To achieve cyber security, we need besides research and education, implementations, but even more important are deployment and proper regulations. The lecture surveys the state of the art in these five aspects of real life cyber security. Although we see a lot of research in the field, its impact might be smaller than ever before. For example, we see a lot of research on privacy, but the population at large is indifferent to the almost total loss of privacy. Regulations that have been put in place are often ineffective (such as the one of the EU regarding cookies). Worse, deregulation has made the West so vulnerable that hackers from a Chinese IP address stole information about all US federal employees. The lecture concludes with some positive notes and surveys positive applications of cyber security technology and the impact of education.

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Prof. Michalis Faloutsos (University of California Riverside, CA, USA)

Michalis Faloutsos is a faculty member at the Computer Science Department and Director of Entrepreneurship in the University of California Riverside. He got his bachelor's degree at the National Technical University of Athens and his M.Sc. and Ph.D. at the University of Toronto. His interests include, network and systems security, online social networks analytics, and network measurements. With his two brothers, he co-authored the paper "On powerlaws of the Internet topology" (SIGCOMM'99), which received the "Test of Time" award from ACM SIGCOMM. His research has resulted in more than 18K citations, an h-index greater than 56, and an i10-index greater than 120. His work has been supported by many NSF, DHS, ARL, and DAPRA grants, for a cumulative amount of more than $12M. He is the co-founder of, a web-security start-up, which got acquired by Cloudflare in November 2013. In Aug 2014, he co-founded, which provides product development as a service and grew to 55 people by its third year.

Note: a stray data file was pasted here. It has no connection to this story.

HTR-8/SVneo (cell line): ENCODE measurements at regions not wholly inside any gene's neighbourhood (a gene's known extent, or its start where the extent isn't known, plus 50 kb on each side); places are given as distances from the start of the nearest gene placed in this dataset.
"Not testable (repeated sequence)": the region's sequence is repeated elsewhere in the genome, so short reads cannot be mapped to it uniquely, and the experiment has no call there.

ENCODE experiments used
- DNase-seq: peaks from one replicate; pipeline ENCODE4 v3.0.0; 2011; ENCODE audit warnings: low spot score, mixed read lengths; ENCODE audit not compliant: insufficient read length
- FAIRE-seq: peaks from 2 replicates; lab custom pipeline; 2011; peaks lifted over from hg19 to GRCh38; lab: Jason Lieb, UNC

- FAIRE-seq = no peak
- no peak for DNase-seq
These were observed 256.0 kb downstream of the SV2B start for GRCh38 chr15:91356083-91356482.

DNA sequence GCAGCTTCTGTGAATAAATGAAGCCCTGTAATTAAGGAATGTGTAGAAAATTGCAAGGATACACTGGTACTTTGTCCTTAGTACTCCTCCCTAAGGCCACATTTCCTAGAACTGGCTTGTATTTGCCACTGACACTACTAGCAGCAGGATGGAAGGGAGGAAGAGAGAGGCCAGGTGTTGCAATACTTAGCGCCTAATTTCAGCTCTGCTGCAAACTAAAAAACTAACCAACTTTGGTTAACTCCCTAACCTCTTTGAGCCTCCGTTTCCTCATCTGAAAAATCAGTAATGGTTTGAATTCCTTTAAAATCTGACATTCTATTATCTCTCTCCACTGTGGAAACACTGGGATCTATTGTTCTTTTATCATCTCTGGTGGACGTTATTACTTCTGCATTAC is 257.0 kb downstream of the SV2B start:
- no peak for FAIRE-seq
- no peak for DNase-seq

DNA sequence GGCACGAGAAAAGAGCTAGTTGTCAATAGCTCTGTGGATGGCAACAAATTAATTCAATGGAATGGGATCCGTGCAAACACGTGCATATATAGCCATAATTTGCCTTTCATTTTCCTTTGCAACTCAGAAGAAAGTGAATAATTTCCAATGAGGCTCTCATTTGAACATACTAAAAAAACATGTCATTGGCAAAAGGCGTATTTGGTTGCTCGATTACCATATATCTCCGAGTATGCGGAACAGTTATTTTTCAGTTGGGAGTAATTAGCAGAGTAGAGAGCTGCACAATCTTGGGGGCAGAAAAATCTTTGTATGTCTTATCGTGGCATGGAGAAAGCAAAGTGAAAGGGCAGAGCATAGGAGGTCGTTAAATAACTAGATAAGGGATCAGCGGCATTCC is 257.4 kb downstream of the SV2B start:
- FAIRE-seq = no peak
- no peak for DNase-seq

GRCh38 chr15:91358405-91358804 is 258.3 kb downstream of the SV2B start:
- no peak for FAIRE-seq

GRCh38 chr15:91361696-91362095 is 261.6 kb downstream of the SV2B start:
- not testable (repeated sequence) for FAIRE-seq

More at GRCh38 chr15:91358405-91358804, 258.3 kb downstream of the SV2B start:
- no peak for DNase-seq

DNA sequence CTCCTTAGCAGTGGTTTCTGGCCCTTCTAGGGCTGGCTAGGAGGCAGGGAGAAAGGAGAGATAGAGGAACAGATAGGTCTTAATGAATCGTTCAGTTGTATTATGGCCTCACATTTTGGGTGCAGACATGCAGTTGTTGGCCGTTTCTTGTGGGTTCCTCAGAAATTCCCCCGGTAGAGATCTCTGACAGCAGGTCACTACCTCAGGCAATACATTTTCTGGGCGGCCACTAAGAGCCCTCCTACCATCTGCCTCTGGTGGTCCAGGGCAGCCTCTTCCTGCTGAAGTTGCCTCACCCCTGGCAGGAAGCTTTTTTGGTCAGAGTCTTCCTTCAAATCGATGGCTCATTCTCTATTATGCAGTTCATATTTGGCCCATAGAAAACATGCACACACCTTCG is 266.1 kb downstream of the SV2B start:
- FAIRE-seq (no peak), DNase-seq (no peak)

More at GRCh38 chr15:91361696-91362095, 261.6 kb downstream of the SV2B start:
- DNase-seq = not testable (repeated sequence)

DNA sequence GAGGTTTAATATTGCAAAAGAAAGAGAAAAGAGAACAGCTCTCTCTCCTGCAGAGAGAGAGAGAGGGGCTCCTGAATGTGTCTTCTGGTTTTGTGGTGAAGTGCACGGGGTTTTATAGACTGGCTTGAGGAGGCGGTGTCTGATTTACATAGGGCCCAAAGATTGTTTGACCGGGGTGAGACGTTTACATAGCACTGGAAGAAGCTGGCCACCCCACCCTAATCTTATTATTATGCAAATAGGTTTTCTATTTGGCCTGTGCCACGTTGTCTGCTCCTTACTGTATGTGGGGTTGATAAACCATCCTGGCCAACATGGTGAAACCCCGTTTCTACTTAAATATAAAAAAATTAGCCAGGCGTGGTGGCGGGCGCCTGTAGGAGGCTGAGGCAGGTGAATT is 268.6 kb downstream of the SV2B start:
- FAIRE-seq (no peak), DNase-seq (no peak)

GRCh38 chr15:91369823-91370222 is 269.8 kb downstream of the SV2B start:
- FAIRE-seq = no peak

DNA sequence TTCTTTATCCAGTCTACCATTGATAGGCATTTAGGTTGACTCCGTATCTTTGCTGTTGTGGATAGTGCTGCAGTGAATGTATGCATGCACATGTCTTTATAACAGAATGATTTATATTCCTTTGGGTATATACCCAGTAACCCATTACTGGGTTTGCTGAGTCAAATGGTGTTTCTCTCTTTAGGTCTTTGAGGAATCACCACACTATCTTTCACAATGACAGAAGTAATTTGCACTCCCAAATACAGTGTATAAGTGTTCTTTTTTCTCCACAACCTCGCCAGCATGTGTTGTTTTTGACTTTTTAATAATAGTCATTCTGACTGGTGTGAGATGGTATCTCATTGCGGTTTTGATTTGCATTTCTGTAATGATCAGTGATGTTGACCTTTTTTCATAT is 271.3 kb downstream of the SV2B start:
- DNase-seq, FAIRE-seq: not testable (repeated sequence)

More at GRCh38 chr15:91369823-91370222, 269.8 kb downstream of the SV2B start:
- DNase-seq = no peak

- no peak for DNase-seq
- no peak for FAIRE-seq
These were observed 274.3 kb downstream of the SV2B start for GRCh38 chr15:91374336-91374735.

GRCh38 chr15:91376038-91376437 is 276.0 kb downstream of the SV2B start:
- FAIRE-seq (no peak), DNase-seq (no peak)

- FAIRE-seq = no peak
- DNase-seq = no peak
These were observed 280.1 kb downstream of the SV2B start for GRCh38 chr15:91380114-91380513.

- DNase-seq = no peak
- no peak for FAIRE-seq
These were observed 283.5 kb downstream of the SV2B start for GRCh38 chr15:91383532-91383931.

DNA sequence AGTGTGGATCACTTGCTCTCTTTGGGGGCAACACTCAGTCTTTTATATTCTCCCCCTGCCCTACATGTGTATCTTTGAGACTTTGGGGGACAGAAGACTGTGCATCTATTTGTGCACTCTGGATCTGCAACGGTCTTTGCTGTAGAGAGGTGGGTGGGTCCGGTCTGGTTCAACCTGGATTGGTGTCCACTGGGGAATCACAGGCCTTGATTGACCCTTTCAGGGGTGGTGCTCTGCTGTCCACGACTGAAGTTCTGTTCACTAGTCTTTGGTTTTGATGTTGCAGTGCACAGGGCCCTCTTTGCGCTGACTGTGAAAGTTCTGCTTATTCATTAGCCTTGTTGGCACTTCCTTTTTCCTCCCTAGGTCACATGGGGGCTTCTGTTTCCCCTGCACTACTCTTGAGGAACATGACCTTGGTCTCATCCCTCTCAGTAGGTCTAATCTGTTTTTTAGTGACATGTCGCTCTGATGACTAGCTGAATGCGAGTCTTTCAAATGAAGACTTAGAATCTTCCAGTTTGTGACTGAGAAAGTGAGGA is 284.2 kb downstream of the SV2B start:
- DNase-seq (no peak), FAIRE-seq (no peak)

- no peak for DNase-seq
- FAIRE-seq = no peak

Seminar title: Can we reduce the first-mover-advantage of cyber-hackers?

Can we do better than just waiting for the next attack to happen? We argue that security should become more proactive in order to minimize the damage that an attack, such as a DDoS or a virus, can have. This is a very ambitious goal, but we believe that we are making significant first steps towards it. Specifically, our work focuses on the following questions:
        a. Can we improve network security by mining social media?
        b. Can we analyze malware to detect artifacts that can help us block or even eliminate them?

We present our efforts that attempt to address the above questions. First, we develop a systematic approach to extract actionable information from social media, focusing on security forums. Specifically, we develop RIPEx, a hands-free method to extract IP addresses, that are reported as malicious in the forums. The results are very encouraging: a handful of such forums can provide 4 times more malicious IP addresses compared to the well-known VirusTotal repository. Second, we present the value of the information that we can extract by analyzing malware binaries that target routers and IoT devices. To automate the study of such malware, we develop, RARE, a systematic and comprehensive system to extract patterns and communication artifacts that can help detect and contain malware, and also point us to the communication and control points of botnets.

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Prof. Susan Landau (Tufts University, MA, USA)

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Susan Landau is Bridge Professor in the Fletcher School of Law and Diplomacy and the School of Engineering, Department of Computer Science, Tufts University. Landau works at the intersection of cybersecurity, national security, law, and policy. Her new book, "Listening In: Cybersecurity in an Insecure Age," was published by Yale University Press. Landau has testified before Congress and frequently briefed US and European policymakers on encryption, surveillance, and cybersecurity issues. Landau has been a Senior Staff Privacy Analyst at Google, a Distinguished Engineer at Sun Microsystems, and a faculty member at Worcester Polytechnic Institute, the University of Massachusetts Amherst and Wesleyan University. She is a member of the Cybersecurity Hall of Fame, a fellow of the American Association for the Advancement of Science and of the Association for Computing Machinery.

Seminar title: Listening In: Cybersecurity in an Insecure Age